The number of public health graduate degree conferrals increased more than 300% from 1992 to 2016, according to a new study, “Trends in the Conferral of Graduate Public Health Degrees: A Triangulated Approach.” The study presents the first estimates of total U.S. public health degree conferrals at the master’s and doctoral levels.
“Graduate public health education has been one of the fastest growing degree groups in modern history. However, we are beginning to see the signs of a slowdown in total graduates,” said Dr. JP Leider, an independent consultant. “Given what has happened in law and other select fields, we in public health must be vigilant, and make sure the product we offer — graduate education — continues to be highly sought after.”
“This growth in students studying public health — both at the undergraduate and graduate levels — confirms that students are eager to enter this dynamic and diverse field,” said Dr. Laura Magaña, president and CEO of the Association of Schools and Programs of Public Health (ASPPH). “It is an exciting time in public health education. Our members are developing new and innovative ways to educate students and providing them with a flexible curriculum to gain the public health knowledge and skills they need to pursue their chosen career paths.”
Merging data from ASPPH and the National Center for Education Statistics, the study’s authors developed a composite estimate documenting the growth of master’s and doctoral public health degree conferrals from 4,481 in 1992 to 19,124 in 2016. Their research also indicated growth in the number of institutions conferring the degrees, which grew from 74 in 1992 to 310 in 2016.
The data show the Master of Public Health (MPH) degree continues to be the predominant degree among graduate-level public health degrees. There have been changes in concentration areas, with degrees categorized as general public health increasing, degrees in public health core sciences (epidemiology, environmental sciences, and biostatistics) staying consistent, and those categorized as “other” decreasing.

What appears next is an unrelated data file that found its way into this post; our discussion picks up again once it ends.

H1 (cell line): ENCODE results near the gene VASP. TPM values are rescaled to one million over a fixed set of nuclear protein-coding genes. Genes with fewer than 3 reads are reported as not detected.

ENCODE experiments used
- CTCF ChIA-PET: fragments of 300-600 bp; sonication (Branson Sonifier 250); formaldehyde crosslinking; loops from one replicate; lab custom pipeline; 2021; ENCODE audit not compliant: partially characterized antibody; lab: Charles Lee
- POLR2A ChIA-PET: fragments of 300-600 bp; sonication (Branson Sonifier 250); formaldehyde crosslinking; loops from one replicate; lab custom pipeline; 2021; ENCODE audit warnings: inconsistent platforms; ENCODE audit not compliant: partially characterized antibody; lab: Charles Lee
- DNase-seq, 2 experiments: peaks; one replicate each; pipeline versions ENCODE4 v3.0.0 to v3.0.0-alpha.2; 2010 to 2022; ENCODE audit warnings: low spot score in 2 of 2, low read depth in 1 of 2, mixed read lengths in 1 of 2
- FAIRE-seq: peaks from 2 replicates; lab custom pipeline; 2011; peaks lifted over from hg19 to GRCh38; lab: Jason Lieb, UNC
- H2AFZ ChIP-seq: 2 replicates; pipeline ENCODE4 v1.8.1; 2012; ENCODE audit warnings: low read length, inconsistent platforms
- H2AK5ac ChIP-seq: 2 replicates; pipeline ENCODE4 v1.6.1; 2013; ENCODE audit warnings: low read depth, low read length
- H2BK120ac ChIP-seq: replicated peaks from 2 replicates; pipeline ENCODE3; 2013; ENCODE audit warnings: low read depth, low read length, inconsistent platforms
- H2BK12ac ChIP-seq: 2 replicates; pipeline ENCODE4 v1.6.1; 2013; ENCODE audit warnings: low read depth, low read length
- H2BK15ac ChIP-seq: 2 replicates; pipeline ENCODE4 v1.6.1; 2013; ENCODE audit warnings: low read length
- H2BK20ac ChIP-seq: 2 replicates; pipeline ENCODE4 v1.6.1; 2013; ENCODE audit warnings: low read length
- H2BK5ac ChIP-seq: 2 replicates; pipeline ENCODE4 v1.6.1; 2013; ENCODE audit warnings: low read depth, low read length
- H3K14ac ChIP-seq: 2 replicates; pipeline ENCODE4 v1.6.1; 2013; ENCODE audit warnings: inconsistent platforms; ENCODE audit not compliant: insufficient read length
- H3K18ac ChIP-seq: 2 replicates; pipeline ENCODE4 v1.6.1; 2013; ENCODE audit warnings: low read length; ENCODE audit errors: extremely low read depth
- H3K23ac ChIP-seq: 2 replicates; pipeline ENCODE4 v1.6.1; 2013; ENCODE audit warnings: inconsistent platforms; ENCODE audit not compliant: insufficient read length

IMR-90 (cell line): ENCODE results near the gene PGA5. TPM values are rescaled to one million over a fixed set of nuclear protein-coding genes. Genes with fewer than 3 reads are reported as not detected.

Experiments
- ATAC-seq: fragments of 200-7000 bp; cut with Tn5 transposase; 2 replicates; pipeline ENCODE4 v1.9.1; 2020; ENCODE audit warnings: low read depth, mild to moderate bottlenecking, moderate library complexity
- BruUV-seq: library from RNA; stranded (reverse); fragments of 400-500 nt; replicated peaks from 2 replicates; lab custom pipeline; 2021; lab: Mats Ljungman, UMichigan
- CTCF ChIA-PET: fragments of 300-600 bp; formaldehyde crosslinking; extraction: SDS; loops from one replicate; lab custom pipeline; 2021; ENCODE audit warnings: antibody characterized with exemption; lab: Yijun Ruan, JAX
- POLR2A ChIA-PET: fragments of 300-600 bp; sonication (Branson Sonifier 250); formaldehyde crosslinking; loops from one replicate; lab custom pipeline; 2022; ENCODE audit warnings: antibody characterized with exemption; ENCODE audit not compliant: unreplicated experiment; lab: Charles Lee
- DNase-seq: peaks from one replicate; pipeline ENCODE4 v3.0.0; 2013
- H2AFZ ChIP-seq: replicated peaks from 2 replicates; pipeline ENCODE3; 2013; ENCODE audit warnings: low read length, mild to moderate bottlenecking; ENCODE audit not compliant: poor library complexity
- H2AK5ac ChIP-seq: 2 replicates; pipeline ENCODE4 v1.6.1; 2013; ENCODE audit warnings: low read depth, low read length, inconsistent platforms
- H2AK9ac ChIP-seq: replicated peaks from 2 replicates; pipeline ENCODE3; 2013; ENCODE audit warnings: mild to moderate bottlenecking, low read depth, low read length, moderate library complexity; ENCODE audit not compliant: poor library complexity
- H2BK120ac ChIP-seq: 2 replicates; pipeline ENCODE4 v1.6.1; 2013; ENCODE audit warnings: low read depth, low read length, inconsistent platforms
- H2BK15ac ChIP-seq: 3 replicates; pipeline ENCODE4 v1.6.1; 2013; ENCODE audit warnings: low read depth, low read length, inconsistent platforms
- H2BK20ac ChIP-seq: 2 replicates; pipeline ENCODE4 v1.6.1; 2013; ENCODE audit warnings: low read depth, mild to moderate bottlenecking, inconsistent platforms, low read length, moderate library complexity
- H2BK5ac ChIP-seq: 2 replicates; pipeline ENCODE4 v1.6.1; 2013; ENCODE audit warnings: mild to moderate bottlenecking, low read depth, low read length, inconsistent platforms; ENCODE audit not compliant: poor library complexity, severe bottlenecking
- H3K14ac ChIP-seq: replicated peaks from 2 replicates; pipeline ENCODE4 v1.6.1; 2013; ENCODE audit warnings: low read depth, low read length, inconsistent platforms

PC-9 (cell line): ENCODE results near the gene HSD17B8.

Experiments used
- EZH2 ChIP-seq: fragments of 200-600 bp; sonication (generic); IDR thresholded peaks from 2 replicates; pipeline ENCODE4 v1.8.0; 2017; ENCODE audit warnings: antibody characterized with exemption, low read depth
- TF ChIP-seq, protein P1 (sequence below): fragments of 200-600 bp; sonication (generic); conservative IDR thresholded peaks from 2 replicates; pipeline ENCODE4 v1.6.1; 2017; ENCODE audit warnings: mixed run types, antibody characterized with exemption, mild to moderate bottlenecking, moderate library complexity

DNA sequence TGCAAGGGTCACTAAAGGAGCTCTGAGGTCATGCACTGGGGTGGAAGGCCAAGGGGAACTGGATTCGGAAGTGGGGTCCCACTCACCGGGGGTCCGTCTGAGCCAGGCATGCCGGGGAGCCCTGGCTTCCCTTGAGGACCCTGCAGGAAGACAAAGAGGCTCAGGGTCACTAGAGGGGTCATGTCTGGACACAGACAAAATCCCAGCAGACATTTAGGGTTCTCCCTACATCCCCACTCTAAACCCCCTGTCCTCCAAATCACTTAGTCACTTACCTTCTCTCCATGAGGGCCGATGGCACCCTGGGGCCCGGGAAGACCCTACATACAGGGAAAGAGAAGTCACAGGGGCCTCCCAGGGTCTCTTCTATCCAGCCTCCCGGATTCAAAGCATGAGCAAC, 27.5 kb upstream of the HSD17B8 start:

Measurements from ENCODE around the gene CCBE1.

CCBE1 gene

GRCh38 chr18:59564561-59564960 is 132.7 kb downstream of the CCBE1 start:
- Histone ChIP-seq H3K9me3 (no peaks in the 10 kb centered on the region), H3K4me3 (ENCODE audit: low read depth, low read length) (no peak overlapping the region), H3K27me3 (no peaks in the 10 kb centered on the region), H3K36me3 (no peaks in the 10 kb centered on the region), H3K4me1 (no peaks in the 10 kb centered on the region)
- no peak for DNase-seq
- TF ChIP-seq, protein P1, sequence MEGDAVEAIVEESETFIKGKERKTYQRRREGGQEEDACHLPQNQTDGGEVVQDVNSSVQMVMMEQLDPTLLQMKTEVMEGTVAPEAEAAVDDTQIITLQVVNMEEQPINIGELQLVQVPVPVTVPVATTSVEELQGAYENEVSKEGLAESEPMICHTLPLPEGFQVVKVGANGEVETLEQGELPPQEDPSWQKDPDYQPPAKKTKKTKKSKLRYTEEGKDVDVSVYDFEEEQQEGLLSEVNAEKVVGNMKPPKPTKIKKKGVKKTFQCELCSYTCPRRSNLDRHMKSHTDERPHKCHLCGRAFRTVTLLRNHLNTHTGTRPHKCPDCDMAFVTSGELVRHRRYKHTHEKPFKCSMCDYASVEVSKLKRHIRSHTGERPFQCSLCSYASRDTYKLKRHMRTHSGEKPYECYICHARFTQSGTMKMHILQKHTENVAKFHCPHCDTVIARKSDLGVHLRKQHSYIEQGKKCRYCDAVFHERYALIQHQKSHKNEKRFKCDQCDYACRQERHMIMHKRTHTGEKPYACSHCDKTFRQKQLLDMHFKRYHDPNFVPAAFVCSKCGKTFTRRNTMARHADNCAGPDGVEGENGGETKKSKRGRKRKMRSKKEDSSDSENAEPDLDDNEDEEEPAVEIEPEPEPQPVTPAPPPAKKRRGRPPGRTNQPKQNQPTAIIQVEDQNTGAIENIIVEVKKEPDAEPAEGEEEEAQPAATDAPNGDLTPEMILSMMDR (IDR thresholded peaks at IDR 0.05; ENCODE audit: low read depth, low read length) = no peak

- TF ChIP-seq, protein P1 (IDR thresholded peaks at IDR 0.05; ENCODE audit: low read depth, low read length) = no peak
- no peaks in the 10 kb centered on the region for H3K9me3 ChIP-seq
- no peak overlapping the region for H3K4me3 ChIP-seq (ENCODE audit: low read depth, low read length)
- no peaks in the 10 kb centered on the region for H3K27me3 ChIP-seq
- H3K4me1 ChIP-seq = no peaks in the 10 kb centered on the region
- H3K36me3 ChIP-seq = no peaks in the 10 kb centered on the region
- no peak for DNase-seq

“It’s encouraging to see more advanced training in public health, and that’s good news for the fields of public health and community health. But people 30 or younger represent less than 10 percent of the governmental public health workforce, and it’s important to understand where these graduates are going,” says Brian Castrucci, Chief Executive Officer at the de Beaumont Foundation.
The research also indicates that the demographics of the student population has changed over time. Women earning public health degrees was approximately 28% in 1961. By 1979, most (51%) of degrees were conferred to women, and in 2016, that percentage was 73%. The trend toward increased representation from nonwhite graduates as a percentage of total public health degree conferrals began around 1980 and in 2016 was 47%.
Dr. Craig Blakely Dean of University of Louisville’s School of Public Health and Information Sciences stresses diversity as a key factor in the well documented disparities present in any set of population health parameters. “While women begin to dominate public health, both in academia and the larger workforce, the discipline leads the way in the diversification of its student body across other demographic metrics, and hence its contribution to the workforce as well. Population health sees no borders. But any workforce improves its impact thru diversification of its workforce. This growing diversity in our student population will also impact the innovative nature of our research and instructional programs. This particular trend may speak to the best strategy to sustain some of the growth trend in academic public health,” says Blakely.
This study presents an estimation and characterization of the pipeline to the public health workforce through graduate public health education, indicating potential growth and change in the workforce. Assessing the graduates’ career paths would benefit both academic public health and the workforce.
The report was authored by Jonathon P. Leider, PhD, owner of JP Leider Research & Consulting LLC; Christine M. Plepys, MS, Director of Data Analytics at ASPPH; Brian C. Castrucci, MA, Chief Executive Officer of de Beaumont Foundation; Emily M. Burke, MPH, Program Manager of Data Analytics at ASPPH; and Craig H. Blakely, PhD, MPH, Dean of the School of Public Health and Information Sciences at the University of Louisville.